In the Year of Millets, Coarse Grains Remain Neglected Despite Nutritional Benefits -Siraj Hussain
The government cannot procure the entire production of millets in the country and the only way to ensure profitability for millet farmers is to promote domestic consumption.
On October 3, the government announced the minimum support prices (MSP) for Rabi crops that will be sown between October and December. While the MSP for wheat has been raised by 6.1%, that of safflower has seen an increase of 20.6%, the highest. These crops will be harvested next year and enter the market from April 2019 onwards. We will know the impact of higher Rabi MSPs only then.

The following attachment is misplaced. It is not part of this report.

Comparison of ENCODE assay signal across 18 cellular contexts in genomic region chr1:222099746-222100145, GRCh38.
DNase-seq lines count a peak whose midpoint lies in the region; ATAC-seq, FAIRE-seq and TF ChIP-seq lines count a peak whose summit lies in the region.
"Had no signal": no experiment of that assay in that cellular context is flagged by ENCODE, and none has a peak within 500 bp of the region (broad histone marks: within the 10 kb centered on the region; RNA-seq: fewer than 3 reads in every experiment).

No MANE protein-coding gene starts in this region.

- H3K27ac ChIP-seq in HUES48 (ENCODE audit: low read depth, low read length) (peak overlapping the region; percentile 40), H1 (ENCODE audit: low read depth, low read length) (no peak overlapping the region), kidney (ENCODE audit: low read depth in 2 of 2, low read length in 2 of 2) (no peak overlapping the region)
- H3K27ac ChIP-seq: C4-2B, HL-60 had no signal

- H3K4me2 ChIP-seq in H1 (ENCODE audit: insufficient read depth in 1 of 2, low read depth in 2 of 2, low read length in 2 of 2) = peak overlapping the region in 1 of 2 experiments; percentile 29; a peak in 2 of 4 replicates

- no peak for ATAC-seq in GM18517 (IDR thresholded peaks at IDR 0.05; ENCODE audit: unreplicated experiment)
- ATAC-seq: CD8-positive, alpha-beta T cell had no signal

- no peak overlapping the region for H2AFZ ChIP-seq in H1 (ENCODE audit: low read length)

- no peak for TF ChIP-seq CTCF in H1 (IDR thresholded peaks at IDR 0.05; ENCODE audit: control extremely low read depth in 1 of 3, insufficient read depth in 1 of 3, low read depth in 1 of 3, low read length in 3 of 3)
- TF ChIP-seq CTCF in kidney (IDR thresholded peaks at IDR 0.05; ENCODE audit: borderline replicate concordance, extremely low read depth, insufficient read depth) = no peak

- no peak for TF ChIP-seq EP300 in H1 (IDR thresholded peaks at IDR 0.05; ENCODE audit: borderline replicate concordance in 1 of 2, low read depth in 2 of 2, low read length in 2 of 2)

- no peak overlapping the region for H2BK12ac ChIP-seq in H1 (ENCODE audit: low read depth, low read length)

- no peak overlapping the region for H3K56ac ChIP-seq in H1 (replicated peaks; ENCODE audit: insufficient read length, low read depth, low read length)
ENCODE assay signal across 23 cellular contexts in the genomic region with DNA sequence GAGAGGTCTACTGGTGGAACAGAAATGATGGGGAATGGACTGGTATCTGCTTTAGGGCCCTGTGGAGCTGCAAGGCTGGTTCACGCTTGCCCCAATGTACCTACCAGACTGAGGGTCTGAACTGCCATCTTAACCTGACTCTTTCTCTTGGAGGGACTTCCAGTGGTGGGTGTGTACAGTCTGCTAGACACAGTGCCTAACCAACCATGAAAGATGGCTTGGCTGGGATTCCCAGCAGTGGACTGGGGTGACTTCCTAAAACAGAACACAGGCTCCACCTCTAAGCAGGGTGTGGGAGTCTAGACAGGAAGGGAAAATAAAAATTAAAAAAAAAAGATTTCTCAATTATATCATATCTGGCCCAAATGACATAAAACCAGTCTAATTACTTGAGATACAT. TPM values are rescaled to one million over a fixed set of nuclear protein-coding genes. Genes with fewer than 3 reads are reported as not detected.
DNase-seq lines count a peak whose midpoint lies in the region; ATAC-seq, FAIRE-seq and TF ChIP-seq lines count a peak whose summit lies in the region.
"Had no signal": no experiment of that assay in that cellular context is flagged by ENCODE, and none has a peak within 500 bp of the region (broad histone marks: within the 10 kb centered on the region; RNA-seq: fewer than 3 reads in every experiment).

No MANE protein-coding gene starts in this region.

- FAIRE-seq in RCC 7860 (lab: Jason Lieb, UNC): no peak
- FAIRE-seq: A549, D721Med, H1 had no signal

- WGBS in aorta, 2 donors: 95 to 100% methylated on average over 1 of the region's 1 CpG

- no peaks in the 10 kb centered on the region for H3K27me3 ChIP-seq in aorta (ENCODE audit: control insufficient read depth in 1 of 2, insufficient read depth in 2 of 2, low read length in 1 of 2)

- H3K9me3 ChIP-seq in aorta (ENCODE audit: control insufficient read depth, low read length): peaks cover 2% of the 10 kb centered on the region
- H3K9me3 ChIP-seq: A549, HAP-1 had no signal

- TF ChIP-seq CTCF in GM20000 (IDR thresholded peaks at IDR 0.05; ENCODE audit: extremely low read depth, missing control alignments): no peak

On July 4, the government announced MSPs for Kharif crops, ensuring 50% return over paid out cost of cultivation for all crops. The MSPs for ragi, jowar, bajra and maize were increased by about 52%, 43%, 37% and 19% respectively. These crops are being harvested now and large quantities will start arriving in mandis in the next two-three weeks.
In 2017-18, India produced 113 million metric tonnes (MMT) of rice while production of coarse grains (also called millets) was 47 MMT. Maize (29 MMT), bajra (9 MMT), jowar (5 MMT) and ragi (2 MMT) are the major millets grown in the country. These are mostly grown in rain-fed areas and they consume 20% to 40% less water than rice. Nutritionally, they are superior to wheat and rice as their amino acids are more balanced and they have crude fibre and minerals such as iron, zinc, and phosphorous. The production of maize has more than doubled since 2004-05, with Bihar emerging as a significant cultivator of Maize in Rabi.
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